Considering the family history that the patient’s sister had undergone splenectomy for splenomegaly, we suspected the woman had hereditary hemoglobinopathy and analyzed her hemoglobin by high performance liquid chromatography (HPLC). The result was positive, showing a significant increase in HBF (49% HBF, 50.5% HBA and 0.5% HBA2). Other hemolysis test was negative: glucose?6?phosphate dehydrogenase (G6PD) activities, pyruvate kinase (PK) activities and Heinz-body forming test. Bone marrow aspiration showed that Gaucher’s cells were found in her bone marrow smear. Then, the specific test was performed by reverse dot-blot hybridization to detect thalassemia-associated mutations. The result showed the woman carried a heterozygous mutation of the beta-thalassemia gene CD41-42(-4 bp). Moreover, the patient’s level of VitB12 and folate was low. Above all, we gave the diagnosis as beta thalassemia intermedia with megaloblastic anemia. Oral folic acid and parenteral VitB12 were given.

On the fifth day after the operation, the woman developed a fever with a maximum body temperature of 39.0°C (102°F) and accompanied by dark urine. Her Hb decreased to 31 g/L and reticulocytes increased (5%). Total and unconjugated bilirubin increased significantly (58.9 μmol/L and 51.9 μmol/L, respectively). LDH is higher than upper limit. DCT was positive (C3 positive and IgG negative). ICT was negative. She was received 3U washed red blood cells (WRBC) and 8U specially cross-matched red blood cells (RBC) transfusion, but it did not improve and her Hb was still around 30 g/L. Antibody screen and identification showed that there were anti-E IgG antibody and cold agglutinin antibodies (anti-Lea IgM antibody) in the serum. Her RBC haplotype was finally confirmed to be O Rh (CCD ee) Leb. The diagnosis of mixed autoimmune hemolytic anemia was certain. Due to the complex antibodies caused autoimmune hemolytic anemia, the patient was given the treatment with methylprednisolone (1 mg/kg) for 15 days and subsequent dosing slowly. She was also received immunoglobulin at dose of 0.4 mg/kg daily for 5 days followed by 0.2 mg/kg daily for 5 days. In transfusion, she received specially cross-matched RBC, which had been warmed appropriately prior to and during transfusion. The patient’s Hb increased and stabilized above 60 g/L. Then she was discharged and followed up. One year later, her Hb increased and remained around 90 g/L.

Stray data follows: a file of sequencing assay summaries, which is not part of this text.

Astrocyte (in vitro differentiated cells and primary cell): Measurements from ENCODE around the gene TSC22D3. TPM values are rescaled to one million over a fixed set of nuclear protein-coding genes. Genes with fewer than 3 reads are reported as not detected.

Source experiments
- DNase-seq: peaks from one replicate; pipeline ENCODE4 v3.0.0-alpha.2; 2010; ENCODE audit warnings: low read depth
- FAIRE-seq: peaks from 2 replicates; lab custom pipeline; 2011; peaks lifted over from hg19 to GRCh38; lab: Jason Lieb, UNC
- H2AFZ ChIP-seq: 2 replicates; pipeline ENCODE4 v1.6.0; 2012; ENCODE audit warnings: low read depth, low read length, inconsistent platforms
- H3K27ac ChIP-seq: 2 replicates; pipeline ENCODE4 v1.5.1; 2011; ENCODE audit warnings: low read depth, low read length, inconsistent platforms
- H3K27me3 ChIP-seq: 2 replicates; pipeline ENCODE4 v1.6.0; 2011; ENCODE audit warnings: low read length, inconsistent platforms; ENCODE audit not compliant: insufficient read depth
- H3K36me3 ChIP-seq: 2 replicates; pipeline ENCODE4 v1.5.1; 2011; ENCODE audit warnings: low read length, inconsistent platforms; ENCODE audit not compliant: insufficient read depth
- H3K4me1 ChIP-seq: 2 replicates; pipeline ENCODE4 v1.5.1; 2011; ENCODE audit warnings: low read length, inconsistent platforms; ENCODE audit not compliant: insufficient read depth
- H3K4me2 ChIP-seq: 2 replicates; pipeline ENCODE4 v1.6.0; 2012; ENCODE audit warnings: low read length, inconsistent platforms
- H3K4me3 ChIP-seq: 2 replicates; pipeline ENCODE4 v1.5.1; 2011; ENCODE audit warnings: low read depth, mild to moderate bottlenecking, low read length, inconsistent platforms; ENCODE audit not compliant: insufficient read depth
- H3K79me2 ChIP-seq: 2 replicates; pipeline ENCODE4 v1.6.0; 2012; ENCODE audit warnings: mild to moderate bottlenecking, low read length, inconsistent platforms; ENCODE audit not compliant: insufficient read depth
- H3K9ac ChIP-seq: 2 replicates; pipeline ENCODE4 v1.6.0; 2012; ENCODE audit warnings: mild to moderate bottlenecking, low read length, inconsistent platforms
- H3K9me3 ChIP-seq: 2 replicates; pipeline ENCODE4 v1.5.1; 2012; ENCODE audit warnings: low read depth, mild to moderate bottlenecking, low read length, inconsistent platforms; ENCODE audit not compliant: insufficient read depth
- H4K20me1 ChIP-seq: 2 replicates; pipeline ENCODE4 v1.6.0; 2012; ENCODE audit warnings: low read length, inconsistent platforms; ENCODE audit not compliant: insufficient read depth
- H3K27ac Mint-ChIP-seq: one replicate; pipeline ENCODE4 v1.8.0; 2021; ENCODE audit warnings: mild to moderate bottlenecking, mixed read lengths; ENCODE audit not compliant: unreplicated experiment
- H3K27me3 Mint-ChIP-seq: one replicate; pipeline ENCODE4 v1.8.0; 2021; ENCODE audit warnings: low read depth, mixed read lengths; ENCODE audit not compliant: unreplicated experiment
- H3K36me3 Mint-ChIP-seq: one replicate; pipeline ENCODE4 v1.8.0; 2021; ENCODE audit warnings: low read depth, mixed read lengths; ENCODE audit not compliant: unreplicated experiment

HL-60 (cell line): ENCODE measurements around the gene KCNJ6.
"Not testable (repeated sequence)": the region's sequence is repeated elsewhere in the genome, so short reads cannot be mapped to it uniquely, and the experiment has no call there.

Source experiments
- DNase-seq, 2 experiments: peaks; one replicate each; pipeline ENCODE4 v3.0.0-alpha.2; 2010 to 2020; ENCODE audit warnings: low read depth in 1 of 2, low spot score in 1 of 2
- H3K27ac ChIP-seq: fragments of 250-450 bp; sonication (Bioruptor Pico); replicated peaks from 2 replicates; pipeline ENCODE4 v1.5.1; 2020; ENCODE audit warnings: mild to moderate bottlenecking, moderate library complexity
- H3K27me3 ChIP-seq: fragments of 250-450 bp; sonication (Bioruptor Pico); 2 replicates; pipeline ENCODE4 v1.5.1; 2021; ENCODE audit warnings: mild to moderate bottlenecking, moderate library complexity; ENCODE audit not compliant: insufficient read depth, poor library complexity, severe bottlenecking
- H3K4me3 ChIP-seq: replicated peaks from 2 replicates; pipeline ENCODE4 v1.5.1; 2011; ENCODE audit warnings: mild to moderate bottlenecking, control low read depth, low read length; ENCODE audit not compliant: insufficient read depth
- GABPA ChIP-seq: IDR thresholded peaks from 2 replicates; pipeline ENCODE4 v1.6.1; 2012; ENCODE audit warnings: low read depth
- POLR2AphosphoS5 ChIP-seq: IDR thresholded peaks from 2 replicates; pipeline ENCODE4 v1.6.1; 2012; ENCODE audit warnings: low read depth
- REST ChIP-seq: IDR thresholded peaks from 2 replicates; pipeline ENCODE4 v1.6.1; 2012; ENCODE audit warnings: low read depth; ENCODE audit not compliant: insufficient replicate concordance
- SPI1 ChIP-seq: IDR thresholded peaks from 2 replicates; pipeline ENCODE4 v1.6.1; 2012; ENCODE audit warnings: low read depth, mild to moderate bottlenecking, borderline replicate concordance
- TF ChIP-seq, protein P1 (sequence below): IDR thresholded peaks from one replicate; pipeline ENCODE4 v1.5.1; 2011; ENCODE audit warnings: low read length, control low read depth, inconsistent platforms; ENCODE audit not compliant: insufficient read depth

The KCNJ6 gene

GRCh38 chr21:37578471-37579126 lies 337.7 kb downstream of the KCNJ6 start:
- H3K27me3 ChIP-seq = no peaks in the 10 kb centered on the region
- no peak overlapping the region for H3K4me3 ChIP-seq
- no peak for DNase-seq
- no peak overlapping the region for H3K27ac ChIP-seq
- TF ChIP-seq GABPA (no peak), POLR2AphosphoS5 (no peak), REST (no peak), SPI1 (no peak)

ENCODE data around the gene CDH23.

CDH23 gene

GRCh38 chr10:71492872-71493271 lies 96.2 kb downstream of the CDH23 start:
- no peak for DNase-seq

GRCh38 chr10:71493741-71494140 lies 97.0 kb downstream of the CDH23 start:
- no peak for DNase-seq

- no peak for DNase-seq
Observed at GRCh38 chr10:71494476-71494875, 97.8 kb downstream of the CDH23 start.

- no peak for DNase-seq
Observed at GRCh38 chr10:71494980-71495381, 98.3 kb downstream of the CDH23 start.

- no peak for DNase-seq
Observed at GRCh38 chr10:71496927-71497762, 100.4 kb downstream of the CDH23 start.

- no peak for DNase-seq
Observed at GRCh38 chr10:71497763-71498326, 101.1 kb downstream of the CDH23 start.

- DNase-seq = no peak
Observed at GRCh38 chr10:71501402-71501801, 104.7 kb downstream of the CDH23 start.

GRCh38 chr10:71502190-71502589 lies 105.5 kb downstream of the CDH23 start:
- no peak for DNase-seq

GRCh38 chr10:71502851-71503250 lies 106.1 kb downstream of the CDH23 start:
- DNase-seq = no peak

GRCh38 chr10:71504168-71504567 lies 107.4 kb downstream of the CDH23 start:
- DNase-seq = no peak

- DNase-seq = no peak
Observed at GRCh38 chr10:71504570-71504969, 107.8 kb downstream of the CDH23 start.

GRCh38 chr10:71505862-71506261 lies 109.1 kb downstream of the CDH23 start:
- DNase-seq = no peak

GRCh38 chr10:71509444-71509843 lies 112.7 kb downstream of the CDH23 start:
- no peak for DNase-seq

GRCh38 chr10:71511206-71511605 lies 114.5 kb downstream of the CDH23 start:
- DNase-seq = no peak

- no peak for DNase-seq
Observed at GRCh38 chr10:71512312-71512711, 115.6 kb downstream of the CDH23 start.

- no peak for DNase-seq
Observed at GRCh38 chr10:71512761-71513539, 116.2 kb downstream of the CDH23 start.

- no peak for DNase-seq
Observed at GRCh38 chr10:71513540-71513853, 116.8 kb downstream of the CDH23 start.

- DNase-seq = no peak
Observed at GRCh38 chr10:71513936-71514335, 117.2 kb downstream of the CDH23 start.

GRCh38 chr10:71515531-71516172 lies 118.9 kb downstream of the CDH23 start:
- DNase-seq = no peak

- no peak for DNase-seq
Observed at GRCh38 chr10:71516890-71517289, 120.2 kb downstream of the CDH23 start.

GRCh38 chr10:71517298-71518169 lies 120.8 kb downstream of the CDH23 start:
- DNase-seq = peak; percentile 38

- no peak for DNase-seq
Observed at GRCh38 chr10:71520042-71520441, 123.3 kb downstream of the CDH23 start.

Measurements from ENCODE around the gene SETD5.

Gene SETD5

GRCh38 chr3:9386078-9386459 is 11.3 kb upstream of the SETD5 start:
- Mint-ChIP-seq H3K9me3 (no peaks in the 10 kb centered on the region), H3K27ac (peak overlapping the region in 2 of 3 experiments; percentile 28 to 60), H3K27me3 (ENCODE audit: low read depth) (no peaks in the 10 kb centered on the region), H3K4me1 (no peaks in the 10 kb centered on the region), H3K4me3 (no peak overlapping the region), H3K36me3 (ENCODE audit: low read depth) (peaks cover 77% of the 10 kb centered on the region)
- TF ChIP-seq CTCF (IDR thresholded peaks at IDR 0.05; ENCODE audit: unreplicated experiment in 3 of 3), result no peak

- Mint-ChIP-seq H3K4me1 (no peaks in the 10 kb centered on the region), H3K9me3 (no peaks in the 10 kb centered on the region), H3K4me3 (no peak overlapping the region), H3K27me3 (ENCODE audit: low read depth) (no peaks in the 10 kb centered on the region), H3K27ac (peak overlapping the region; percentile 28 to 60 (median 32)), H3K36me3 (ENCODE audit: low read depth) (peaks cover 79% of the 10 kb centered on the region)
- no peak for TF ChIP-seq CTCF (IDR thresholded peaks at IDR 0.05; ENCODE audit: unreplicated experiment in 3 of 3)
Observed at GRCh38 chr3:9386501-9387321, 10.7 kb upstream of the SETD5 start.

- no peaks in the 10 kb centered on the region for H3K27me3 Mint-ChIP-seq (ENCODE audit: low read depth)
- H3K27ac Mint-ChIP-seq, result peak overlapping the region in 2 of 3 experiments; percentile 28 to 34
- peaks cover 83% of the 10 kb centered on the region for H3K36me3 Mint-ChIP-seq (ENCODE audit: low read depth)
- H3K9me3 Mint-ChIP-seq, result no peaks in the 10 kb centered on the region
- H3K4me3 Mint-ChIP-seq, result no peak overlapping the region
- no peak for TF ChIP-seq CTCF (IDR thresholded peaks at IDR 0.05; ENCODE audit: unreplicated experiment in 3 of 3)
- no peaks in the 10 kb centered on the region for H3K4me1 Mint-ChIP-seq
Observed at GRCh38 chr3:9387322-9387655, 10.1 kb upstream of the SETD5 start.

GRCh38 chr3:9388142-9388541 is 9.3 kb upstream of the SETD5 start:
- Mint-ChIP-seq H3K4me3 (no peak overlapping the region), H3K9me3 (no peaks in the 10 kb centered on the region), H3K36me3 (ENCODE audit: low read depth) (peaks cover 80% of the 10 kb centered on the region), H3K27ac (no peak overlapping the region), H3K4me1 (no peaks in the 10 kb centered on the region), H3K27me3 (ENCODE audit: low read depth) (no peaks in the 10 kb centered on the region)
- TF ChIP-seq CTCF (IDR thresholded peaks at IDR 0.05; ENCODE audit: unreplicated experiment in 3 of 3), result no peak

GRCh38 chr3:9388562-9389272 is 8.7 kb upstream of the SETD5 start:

Chinese Pregnant woman, 27 years old, G3P0, 38+1 weeks

Days after admission

Laboratory test



















VitB12↓, faltate↓, Coomb (-), ANA (-)

Transfuse RBC and plasma


Caesarean section, delivery of a healthy baby girl







49% HBF, 50.5% HBA, 0.5% HBA2 G6PD, PK activity normal heterozygous mutation of beta: CD41-42 (-4 bp)

Oral folic acid and parenteral VitB12







DCT (+): C3 positiv and IgG negative ICT (-); dark urine

Transfuse WRBC 3U; MP 1 mg/kg daily







Multiple alloantibodies positive

Transfuse specially cross-matched RBC; IVIg 0.4 mg/kg daily







Antibody Screening: anti-E IgG, anti-Lea IgM antibody

Transfuse warm specially cross-matched RBC








MP-methylprednisolone; IVIg-intravenous immunogloblin; Hb-hemoglobin; Tb-total bilirubin; Ib-indirect bilirubin; G6PD-glucose6phosphate; PK-pyruvate kinase; DCT-direct coomb’s test; ICT-indirect coomb’s test; RBC-red blood cell; WRBC-washed red blood cell.

Table 1: Laboratory test and treatment schedule.

Treatment: MP(1mg/kg) for 15 days, IVIg for 10 days; MP-methylprednisolone; IVIg-intravenous immunogloblin; Hb-hemoglobin; Tb-total bilirubin; Ib-indirect bilirubin.


Figure 1: Illustration of therapeutic effect.

3. Discussion

Since thalassemia pregnancy (mainly thalassemia intermedia) was first observed in the mid-1960s, in the past few decades many reports have focused on the outcomes of thalassemia pregnant women in different regions [3-5, 8, 9]. In Lebanon and Italy, a total of 48 pregnant women with thalassemia have a live birth rate of 93% and a spontaneous abortion rate of 7% [9]. In the United Kingdom and North America, over 70% of pregnancies resulted in live births and 73/83 (88%) of live births occurred at full term [4]. Pregnancy in women with thalassemia appears to have no adverse effects on the progression of the disease, but are associated with high rate of thrombotic events, including placental thrombosis and deep vein thrombosis, as well as high rate of intrauterine growth restriction (IUGR) [5, 9, 10].